Recently, I noticed the debate over funding the Kenai Peninsula Tourism Marketing Council. Proponents maintain we need to market the Kenai Peninsula by directing funding to the KPTMC by our tax dollars to insure a healthy tourism economy.
First, our state sponsored tourism study indicated about 70 percent of the tourists visiting the Kenai Peninsula were interested in sport fishing here. Another state study indicated one sport-caught king salmon was worth about $800 to $1,000 to our local economy. Secondly, our king and silver salmon fisheries have been seriously depleted due to mismanagement; these fisheries use to be healthy and greatly fueled the local economy. Thirdly, we must demand the restoration of these fisheries if we really desire to revive our tourism economy. If we have the healthy king and silver salmon runs like we experienced in the late 1970s and early 1980s we will have no shortage of tourist dollars.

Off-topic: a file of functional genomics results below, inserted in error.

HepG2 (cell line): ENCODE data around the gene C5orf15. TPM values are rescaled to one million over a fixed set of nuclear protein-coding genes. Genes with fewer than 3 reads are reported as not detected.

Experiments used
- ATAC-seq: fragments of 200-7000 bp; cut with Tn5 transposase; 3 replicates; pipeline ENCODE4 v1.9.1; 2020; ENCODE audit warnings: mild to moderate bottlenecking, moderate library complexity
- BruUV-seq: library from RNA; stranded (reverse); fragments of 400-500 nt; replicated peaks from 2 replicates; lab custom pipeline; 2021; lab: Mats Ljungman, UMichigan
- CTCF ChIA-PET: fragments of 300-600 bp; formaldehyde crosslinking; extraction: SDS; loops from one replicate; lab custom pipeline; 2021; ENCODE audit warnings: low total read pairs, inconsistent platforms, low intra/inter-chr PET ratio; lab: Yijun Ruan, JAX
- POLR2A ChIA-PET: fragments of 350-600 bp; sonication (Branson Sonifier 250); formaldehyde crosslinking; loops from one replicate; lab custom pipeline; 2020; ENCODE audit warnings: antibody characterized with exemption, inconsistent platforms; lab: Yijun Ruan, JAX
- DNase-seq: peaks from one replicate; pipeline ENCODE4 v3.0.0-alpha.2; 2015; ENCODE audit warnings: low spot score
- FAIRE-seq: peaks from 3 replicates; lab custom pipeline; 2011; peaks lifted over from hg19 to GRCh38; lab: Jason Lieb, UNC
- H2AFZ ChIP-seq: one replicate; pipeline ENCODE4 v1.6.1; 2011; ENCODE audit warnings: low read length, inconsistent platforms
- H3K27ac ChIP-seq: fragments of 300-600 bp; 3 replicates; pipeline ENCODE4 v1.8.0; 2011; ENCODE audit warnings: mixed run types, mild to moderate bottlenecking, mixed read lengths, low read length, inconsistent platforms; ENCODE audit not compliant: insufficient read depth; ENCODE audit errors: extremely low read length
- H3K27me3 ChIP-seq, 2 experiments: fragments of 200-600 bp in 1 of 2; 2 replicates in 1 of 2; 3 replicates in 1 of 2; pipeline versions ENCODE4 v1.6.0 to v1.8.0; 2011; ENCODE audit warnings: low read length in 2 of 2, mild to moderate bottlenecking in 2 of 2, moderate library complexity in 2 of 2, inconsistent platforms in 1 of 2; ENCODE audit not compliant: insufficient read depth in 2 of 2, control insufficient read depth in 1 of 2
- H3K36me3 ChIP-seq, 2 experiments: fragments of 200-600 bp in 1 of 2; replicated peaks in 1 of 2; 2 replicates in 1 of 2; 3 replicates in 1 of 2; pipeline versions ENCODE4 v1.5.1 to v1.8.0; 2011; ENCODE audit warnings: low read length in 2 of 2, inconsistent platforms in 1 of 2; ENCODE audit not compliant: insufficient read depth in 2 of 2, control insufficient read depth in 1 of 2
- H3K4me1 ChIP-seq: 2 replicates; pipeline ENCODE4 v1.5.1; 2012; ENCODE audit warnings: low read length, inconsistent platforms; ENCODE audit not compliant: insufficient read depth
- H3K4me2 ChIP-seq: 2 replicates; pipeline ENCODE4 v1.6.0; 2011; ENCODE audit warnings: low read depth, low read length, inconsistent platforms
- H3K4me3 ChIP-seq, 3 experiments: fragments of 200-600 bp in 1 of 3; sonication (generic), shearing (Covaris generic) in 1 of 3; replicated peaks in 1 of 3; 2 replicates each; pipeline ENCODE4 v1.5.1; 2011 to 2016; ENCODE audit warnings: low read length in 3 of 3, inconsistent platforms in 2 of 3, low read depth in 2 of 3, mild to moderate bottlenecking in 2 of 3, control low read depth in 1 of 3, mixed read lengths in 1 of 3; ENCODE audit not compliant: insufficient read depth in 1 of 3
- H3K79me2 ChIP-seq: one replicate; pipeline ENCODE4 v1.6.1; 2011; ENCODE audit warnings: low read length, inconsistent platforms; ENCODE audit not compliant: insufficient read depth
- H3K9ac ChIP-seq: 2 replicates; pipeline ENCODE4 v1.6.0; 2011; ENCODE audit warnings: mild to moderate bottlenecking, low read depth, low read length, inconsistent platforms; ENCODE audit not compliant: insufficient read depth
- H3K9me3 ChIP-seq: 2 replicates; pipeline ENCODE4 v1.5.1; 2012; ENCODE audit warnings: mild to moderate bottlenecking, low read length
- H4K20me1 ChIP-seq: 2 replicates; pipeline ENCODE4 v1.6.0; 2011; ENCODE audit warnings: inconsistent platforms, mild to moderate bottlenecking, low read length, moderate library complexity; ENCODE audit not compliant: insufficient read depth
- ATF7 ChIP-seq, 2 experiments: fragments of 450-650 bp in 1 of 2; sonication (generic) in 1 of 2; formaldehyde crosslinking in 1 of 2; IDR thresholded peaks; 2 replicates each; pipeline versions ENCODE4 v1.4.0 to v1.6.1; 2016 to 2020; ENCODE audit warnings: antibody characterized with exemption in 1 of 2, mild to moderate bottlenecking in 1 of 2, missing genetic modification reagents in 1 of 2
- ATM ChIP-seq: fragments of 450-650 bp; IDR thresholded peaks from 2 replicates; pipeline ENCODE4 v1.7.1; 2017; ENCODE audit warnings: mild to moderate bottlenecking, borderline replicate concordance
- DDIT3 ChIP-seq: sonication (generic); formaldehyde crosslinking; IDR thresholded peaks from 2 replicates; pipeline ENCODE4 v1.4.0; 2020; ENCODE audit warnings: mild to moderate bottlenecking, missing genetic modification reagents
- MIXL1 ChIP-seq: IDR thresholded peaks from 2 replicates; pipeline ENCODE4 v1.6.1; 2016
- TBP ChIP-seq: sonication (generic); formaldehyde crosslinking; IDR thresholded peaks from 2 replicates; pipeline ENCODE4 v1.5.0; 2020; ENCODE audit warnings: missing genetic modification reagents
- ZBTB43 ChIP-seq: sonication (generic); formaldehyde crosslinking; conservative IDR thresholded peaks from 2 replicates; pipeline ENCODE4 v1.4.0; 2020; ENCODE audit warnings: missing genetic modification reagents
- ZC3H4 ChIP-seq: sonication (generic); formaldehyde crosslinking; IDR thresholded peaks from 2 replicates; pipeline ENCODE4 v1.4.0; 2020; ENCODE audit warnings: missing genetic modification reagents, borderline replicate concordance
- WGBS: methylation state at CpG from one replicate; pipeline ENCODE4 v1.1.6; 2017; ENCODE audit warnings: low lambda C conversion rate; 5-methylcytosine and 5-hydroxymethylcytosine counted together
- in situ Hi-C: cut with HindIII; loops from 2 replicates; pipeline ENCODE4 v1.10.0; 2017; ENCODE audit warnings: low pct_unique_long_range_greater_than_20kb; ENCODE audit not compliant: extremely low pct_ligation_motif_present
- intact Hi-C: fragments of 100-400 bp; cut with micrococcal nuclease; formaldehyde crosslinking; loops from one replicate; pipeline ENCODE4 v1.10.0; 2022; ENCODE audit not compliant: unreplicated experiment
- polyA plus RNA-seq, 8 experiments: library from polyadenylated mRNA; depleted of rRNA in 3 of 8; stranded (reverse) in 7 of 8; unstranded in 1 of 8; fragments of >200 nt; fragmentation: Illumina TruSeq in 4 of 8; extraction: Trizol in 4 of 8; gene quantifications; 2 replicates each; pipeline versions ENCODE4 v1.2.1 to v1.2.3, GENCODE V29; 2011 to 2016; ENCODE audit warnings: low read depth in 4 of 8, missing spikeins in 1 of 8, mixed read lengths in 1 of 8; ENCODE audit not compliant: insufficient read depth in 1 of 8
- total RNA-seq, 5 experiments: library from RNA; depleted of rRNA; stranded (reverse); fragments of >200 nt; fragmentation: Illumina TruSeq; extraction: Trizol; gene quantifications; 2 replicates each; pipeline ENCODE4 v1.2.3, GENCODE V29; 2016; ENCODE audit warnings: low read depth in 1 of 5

What caused the depletion of these runs of salmon? As a professional fishing guide for over 30 years on the Kenai River I have monitored the mismanagement of our king and silver salmon fisheries. We have not had proper management of our commercial fisheries in the saltwater -- we have allowed overharvest. Now the question is when will we admit the problem, and when will we demand adequate king and silver salmon escapement numbers into the Kenai and Kasilof rivers?
J.K. "Kenai Jim" Johnson, Soldotna
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